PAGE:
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How I Failed at Online Dating on the Very First Try


It took me only one try to become an expert on what not to do when online dating, and it was my own fault. Before signing up, I didn’t conduct a single piece of research, talk to anyone who had tried it, or even read the safety guidelines provided by the hosts.

Rather, one day I sat down at my computer, hopped on, pulled out a credit card and paid the 25 bucks that allowed me a month-long introduction to the world of online dating. 

Why so impulsive? Like most women saying goodbye to a relationship that was supposed to be forever, I was lonely.  My husband — actually my second husband — had moved out six months earlier, and I felt like a loser-times-two. At 48, I was terrified I would always be alone. 

“Dear Tdeer,” my first messenger writes. “I find your photos very attractive. You are so hot. Let me make you happy. Rob.”

According to his profile, Rob’s a divorced, professional dad looking for a long-term relationship. It‘s hard to see him in the picture because he’s standing behind a cubicle and the photo is a little out of focus, but he describes himself as average height, athletic, and toned. He’s looking for a woman with similar traits.   

Not realizing just how many contacts women tend to get, I grabbed on to messenger number one and set my sights on making this happen. After a few Match messages, we decide to swap phone numbers.

“How are you darling?” he texts the first morning. “Working hard?” a few hours later. “Can I bring you lunch — wink wink?” “Home yet?” “Time to talk?” 

“K.” “Ya.” “Not now,” I answer, trying to make this playful even though it’s becoming obnoxious.
 “Can we get married yet?” he asks on a first, unexpected voice phone call.

He’s coming on strong, but he does make me laugh, which feels so good because I’ve been so sad.  That afternoon, a large and expensive bouquet of fresh flowers is delivered to my office. I pick the card out of the plastic prongs.

“I couldn’t find an arrangement as beautiful as you. Forever yours, Rob.” 

That’s nice — and kind of strange. Then again, I’d told him I was a newspaper editor North of Boston and would be easy to find in a quick Google search.

We decide it’s time to meet and Friday night I’m on the stoop in front of my house waiting for Rob to pick me up. Mitchell, my 21-year-old son, asks what I’m doing.  When I answer, I get the look.  “You’ve never met him?”

“It’s online dating, you don’t meet first.”

“Aren’t you supposed to have coffee or something before you go to dinner?” 

“We talked on the phone.”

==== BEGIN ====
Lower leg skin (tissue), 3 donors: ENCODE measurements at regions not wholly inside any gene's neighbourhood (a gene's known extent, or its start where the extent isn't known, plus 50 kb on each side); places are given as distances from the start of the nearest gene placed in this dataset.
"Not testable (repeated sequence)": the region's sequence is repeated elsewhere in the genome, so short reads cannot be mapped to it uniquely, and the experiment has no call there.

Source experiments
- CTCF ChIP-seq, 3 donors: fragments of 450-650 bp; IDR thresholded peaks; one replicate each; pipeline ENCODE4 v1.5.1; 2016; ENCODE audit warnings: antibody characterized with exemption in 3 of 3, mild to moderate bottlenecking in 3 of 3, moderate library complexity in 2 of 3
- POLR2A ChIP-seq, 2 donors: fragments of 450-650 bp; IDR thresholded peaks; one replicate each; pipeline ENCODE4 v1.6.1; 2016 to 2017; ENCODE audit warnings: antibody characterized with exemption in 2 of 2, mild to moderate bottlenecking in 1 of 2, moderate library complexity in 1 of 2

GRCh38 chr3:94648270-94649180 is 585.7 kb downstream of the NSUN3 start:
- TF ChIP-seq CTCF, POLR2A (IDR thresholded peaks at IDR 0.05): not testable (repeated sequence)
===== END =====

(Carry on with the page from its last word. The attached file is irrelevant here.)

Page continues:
“He’s picking you up here? At our house? Before you met him? What if he’s an axe murderer?” 

“It will be fine.”

Rob pulls up in a monster-sized truck from which it takes him great effort to exit. It becomes clear in a flash that he is extremely unhealthy, does not take care of himself, and the reason his photo was obscured was purposeful. I have committed my entire Friday night to a person who, in essence, thought it was OK to start a relationship based on a lie. 

“Good luck with that,” Mitch says. 

I feel incredibly manipulated. You can call me shallow, but I’m not, and anyone who has done some online dating understands — and you should, too, if you are about to take the dive. Let’s face it; the point of online dating is with the hope that at some point, the connection will lead to an in-person meeting. That experience shouldn’t feel like a moment of deception, but rather one full of excitement and hope.

I would have been justified if I’d called it a night, but I didn’t because I realized this was my fault, too, for ignoring all those little pieces homework I should have done at the outset. 

We share awkward conversation over dinner, I deflect a good-bye kiss on my way out of the big truck, and the next morning I contact him to say I don’t think we’re a good match. Interestingly, he takes down his profile shortly after. 

That crash course in online dating was humbling, but I did learn some rookie mistakes: If he’s hiding in a photo, he’s doing it on purpose; be suspicious if he’s coming on too strong; always have coffee before committing an evening; and never ever let him pick you at home on a first or even second meeting.

I am happy to report that I wasn’t so discouraged as to stop searching. Sometimes fumbling along and sometimes finding a lot of fun, I gathered experiences and made some lasting connections —  and oh, the stories to be told.

In fact, not so long afterward, I met my fiancé on Match, and after years of partnership, we’re getting married next month. 

Pretty romantic, eh? I wonder if they’d consider us for one of those cheesy commercials. 

This essay was written by Tracey Dee Rauh.

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